Drivers confused after designated lane for bikes, buses opens in uptown

Drivers confused after designated lane for bikes, buses opens in uptown

CHARLOTTE, N.C. — You will notice something different during your commute through uptown starting Monday -- Charlotte DOT is trying out something new.

It is a lane just for bikes and buses and the pilot program is the city’s first shared bike and bus lane.

It is on East 4th Street between South McDowell Street and the Transit Center.

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Scooters, school buses and emergency vehicles will also be able to use the lane.

CATS CEO John Lewis said this will improve efficiency. CDOT hopes this will make driving in uptown safer and easier.

“Throughout uptown what we’re trying to do is just give folks more transportation choices,” CDOT Transportation Coordinator Scott Curry said. “That’s part of the way the city deals with congestion. We wanna give folks other options than just sitting in traffic.”

Channel 9′s Anthony Kustura said he saw cars coming in and out of the lane all day Monday and saw cars parked in the lane. Representatives from CATS were out in the area throughout the day alerting drivers that the lane is not for cars.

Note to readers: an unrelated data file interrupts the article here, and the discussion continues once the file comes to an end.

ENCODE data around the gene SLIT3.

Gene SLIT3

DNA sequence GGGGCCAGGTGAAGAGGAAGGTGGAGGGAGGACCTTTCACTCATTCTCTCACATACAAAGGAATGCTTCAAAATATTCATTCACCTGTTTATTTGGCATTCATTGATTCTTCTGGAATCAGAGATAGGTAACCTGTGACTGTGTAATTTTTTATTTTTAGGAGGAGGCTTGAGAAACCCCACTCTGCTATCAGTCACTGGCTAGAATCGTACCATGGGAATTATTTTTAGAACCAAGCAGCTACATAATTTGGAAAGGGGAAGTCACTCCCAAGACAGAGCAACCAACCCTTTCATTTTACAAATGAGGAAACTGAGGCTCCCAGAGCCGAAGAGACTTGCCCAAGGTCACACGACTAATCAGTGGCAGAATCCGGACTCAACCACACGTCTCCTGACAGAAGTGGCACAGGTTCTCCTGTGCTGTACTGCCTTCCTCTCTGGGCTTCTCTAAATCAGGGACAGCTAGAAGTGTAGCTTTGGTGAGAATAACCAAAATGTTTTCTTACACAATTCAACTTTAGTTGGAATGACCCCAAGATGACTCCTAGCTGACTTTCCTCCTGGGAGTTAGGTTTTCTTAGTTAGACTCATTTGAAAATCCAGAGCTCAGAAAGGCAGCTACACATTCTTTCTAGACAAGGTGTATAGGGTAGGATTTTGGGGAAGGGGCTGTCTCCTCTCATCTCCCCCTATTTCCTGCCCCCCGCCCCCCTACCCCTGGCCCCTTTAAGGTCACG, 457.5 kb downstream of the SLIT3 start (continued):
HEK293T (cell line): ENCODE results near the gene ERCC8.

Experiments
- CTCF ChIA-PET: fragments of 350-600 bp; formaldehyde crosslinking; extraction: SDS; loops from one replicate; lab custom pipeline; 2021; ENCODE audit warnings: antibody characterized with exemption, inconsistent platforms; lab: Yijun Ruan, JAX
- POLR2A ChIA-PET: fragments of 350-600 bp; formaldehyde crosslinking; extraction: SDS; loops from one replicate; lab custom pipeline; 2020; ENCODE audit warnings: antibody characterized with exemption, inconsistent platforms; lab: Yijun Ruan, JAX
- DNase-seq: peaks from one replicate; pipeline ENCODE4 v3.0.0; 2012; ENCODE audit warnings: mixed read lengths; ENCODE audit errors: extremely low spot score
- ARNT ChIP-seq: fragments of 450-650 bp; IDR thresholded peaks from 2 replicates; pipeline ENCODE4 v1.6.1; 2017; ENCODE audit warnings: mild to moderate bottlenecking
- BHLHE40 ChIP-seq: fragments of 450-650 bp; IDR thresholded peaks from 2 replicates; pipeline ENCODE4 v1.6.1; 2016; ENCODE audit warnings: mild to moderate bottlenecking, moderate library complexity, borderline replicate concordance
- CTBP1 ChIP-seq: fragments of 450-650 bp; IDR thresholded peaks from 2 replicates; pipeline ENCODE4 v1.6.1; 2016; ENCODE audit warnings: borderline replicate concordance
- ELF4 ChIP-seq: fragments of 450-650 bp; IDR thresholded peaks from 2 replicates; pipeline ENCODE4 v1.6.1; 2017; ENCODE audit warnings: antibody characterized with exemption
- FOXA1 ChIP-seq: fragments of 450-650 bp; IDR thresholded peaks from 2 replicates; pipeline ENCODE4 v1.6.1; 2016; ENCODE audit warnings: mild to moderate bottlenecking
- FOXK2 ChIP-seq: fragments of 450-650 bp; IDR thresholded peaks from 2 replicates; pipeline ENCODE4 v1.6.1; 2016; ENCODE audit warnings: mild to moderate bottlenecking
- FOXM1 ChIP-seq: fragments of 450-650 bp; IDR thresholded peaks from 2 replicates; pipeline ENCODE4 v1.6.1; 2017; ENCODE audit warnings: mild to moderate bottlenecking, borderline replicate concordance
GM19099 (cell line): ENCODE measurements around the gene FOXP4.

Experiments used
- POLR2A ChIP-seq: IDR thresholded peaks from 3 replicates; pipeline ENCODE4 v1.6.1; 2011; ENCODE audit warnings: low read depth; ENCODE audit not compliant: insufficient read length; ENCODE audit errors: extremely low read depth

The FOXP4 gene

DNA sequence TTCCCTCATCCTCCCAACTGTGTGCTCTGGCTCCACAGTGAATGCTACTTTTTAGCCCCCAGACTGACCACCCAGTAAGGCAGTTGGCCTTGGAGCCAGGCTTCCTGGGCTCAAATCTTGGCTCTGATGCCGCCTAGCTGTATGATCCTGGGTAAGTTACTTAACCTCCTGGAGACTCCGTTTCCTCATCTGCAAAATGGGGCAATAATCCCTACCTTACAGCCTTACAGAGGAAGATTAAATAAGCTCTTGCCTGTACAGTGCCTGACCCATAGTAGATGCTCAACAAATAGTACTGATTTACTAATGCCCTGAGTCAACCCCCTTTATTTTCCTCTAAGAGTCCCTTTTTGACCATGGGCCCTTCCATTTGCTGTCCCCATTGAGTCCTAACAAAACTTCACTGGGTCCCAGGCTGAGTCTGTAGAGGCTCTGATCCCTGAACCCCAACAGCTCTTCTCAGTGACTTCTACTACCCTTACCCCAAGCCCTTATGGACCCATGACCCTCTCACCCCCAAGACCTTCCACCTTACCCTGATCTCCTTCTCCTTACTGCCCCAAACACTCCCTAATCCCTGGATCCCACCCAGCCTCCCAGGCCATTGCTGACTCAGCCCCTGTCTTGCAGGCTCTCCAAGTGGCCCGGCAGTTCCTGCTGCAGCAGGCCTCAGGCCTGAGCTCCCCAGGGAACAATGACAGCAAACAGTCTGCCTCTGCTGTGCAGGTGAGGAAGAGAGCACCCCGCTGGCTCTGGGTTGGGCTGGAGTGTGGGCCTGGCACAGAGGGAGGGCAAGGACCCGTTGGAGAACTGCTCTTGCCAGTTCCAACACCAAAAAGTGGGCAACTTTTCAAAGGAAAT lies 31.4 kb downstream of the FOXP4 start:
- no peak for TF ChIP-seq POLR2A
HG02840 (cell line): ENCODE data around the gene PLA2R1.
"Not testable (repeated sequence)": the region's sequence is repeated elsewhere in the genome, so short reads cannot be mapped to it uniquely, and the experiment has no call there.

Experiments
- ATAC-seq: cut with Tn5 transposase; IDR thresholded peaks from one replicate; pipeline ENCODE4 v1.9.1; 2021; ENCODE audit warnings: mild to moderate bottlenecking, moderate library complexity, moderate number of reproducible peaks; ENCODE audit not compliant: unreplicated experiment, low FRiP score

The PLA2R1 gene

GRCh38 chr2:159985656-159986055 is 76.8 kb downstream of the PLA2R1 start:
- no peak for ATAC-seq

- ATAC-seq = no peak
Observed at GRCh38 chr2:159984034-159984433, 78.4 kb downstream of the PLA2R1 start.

Drivers can make right turns in the bike and bus lane, but only in portions of the lane where the lines are dotted.

Lane closures expected as construction begins on bike lanes in uptown

Law enforcement can cite drivers for “improper use of lane.” However, officials were working to educate the public on the new lane before issuing citations.

All of the signage for the new dedicated bus/bike lane was installed Sunday. CDOT is evaluating identified locations for additional markings and signage in an effort to increase visibility.

CATS and CDOT are also planning on installing platforms as part of the pilot program to allow buses to stop without interrupting the bike lane traffic flow.

Bicyclist David Chanders said he is concerned about sharing the same lane with large buses.

“It would be nice if it was a separate bike lane,” Chanders said. “Definitely better than nothing, but still think it has a ways to go.”

The city will release a survey in the coming weeks. If the feedback is positive, then the change will become permanent on 4th Street.

The city is also considering implementing the project on Providence Road, Central Avenue and South Boulevard.